This faith-based nonprofit oversees four homeless and recovery shelters and manages donations for emergency items including food, hygiene products and other basic needs.

This Thanksgiving, monetary donations will be doubled through a partnership between the Atlanta Mission and the Justin Landis Group. Physical donations can be dropped off Monday-Saturday at 2353 Bolton Road NW. More information at atlantamission.org.

Find opportunities for volunteering on and around the holiday season at atlantamission.volunteerhub.com. People interested in volunteering who might be wary of COVID-19 can also “volunteer in place,” doing things like editing resumes and shopping for people who have “graduated” from shelters and programs.

5. The Salvation Army of Metro Atlanta

Volunteer opportunities available this holiday season at The Salvation Army of Metro Atlanta range from shifts in its Angel Tree Warehouse to serving its Thanksgiving meal.

The annual Thanksgiving meal on Nov. 25 will be served at 469 Marietta St. NW. There are plenty of volunteer shifts available from 6 a.m. to 6 p.m. Leading up to the event, several volunteer shifts are open in the afternoons and evenings for individuals or groups.

Additionally, the Angel Tree program places volunteers either in its warehouse in Tucker or at its toy shop in Gwinnett, primarily sorting toy donations and organizing gifts prior to Christmas time. Shifts for the Angel Tree program start the week of Nov. 22 and go through Dec. 18.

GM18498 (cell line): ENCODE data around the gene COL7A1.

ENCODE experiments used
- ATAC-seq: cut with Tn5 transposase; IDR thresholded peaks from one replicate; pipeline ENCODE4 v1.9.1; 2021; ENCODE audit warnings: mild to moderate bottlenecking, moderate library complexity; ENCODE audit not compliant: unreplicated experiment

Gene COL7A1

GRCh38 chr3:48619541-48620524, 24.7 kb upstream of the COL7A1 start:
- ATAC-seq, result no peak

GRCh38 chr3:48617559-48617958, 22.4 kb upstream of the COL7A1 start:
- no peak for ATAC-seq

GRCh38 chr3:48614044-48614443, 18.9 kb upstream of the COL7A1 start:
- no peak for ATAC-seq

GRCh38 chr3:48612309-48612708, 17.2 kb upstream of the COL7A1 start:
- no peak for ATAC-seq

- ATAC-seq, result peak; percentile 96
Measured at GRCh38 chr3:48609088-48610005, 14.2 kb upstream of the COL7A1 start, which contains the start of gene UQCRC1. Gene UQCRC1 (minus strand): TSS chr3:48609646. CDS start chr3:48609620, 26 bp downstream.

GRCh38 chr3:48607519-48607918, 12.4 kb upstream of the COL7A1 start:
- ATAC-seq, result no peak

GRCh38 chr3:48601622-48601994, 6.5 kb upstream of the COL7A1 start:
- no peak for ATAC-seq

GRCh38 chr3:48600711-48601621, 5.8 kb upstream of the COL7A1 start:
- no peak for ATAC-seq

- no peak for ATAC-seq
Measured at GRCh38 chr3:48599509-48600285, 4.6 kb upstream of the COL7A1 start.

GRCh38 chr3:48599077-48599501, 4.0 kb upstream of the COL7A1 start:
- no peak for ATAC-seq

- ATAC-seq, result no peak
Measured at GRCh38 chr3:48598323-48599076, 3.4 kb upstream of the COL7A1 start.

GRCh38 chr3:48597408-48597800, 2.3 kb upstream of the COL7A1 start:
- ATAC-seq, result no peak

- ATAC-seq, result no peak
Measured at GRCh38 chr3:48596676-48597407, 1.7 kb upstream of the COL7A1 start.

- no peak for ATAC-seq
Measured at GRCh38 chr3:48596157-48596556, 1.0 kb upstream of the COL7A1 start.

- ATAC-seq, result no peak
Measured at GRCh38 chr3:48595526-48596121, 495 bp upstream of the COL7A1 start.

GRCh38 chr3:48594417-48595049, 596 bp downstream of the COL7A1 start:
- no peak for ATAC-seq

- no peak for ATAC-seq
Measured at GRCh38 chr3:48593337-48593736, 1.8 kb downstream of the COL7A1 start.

Sign up at salvation army atlanta.volunteerhub.com.

Looking for more?

If you are spending time outside metro Atlanta for the holidays and want to serve yourself or with family and friends, Feeding America lets people pledge to volunteer and provides information on participating food banks with volunteer opportunities at feedingamerica.org/take-action/volunteer/thanksgiving.

Find local food banks offering free Thanksgiving meals or boxes through Feeding America, at feedingamerica.org/need-help-find-food/thanksgiving.

If you know of other nonprofits not listed offering food- and holiday meal-related volunteer opportunities in November or December, please contact us at coveringpovertysite@gmail.com.

ExploreHosea Helps: A friend of hungry, homeless finds itself a real home


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Today’s story comes from our newest partner, the Covering Poverty project, which is part of the Journalism Writing Lab, an initiative of the Cox Institute for Journalism Innovation, Management and Leadership at the University of Georgia.

This story and others will become part of an online toolkit, covering poverty.uga.edu, which is devoted to helping journalists across the country cover meaningful stories about people and poverty-related matters.